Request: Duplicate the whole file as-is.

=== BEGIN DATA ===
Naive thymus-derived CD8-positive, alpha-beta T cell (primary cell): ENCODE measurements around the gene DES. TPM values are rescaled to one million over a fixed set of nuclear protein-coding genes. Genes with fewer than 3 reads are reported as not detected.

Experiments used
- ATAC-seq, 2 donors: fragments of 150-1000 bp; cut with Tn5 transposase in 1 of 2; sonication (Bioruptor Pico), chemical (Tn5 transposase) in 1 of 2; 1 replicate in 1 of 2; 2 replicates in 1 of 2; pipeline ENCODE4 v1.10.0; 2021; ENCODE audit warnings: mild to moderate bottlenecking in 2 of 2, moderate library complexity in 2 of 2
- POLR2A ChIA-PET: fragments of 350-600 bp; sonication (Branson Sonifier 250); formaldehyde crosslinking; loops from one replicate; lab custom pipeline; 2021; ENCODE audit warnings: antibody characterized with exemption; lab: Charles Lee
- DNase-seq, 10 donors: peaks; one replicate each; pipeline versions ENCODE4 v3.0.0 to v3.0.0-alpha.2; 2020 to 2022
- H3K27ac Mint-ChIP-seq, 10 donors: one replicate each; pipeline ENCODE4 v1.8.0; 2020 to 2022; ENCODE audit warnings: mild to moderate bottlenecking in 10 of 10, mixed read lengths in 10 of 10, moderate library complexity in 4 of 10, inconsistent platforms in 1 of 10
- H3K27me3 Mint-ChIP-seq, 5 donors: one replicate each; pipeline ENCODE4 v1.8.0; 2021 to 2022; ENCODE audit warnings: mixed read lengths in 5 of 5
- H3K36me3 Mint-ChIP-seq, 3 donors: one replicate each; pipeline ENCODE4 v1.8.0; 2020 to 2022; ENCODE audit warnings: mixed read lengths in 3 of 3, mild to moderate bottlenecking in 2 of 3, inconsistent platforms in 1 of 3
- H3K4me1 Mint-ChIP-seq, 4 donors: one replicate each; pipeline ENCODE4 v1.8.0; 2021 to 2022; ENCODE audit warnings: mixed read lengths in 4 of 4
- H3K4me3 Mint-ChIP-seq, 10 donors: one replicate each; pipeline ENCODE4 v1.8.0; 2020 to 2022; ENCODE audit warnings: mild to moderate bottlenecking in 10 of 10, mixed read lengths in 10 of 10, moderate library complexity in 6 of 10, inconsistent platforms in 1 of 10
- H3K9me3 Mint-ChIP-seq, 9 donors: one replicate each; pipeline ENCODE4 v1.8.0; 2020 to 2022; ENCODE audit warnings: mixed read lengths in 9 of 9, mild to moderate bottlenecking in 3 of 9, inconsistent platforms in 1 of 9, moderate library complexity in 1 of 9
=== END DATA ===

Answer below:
Naive thymus-derived CD8-positive, alpha-beta T cell (primary cell): ENCODE measurements around the gene DES. TPM values are rescaled to one million over a fixed set of nuclear protein-coding genes. Genes with fewer than 3 reads are reported as not detected.

Experiments used
- ATAC-seq, 2 donors: fragments of 150-1000 bp; cut with Tn5 transposase in 1 of 2; sonication (Bioruptor Pico), chemical (Tn5 transposase) in 1 of 2; 1 replicate in 1 of 2; 2 replicates in 1 of 2; pipeline ENCODE4 v1.10.0; 2021; ENCODE audit warnings: mild to moderate bottlenecking in 2 of 2, moderate library complexity in 2 of 2
- POLR2A ChIA-PET: fragments of 350-600 bp; sonication (Branson Sonifier 250); formaldehyde crosslinking; loops from one replicate; lab custom pipeline; 2021; ENCODE audit warnings: antibody characterized with exemption; lab: Charles Lee
- DNase-seq, 10 donors: peaks; one replicate each; pipeline versions ENCODE4 v3.0.0 to v3.0.0-alpha.2; 2020 to 2022
- H3K27ac Mint-ChIP-seq, 10 donors: one replicate each; pipeline ENCODE4 v1.8.0; 2020 to 2022; ENCODE audit warnings: mild to moderate bottlenecking in 10 of 10, mixed read lengths in 10 of 10, moderate library complexity in 4 of 10, inconsistent platforms in 1 of 10
- H3K27me3 Mint-ChIP-seq, 5 donors: one replicate each; pipeline ENCODE4 v1.8.0; 2021 to 2022; ENCODE audit warnings: mixed read lengths in 5 of 5
- H3K36me3 Mint-ChIP-seq, 3 donors: one replicate each; pipeline ENCODE4 v1.8.0; 2020 to 2022; ENCODE audit warnings: mixed read lengths in 3 of 3, mild to moderate bottlenecking in 2 of 3, inconsistent platforms in 1 of 3
- H3K4me1 Mint-ChIP-seq, 4 donors: one replicate each; pipeline ENCODE4 v1.8.0; 2021 to 2022; ENCODE audit warnings: mixed read lengths in 4 of 4
- H3K4me3 Mint-ChIP-seq, 10 donors: one replicate each; pipeline ENCODE4 v1.8.0; 2020 to 2022; ENCODE audit warnings: mild to moderate bottlenecking in 10 of 10, mixed read lengths in 10 of 10, moderate library complexity in 6 of 10, inconsistent platforms in 1 of 10
- H3K9me3 Mint-ChIP-seq, 9 donors: one replicate each; pipeline ENCODE4 v1.8.0; 2020 to 2022; ENCODE audit warnings: mixed read lengths in 9 of 9, mild to moderate bottlenecking in 3 of 9, inconsistent platforms in 1 of 9, moderate library complexity in 1 of 9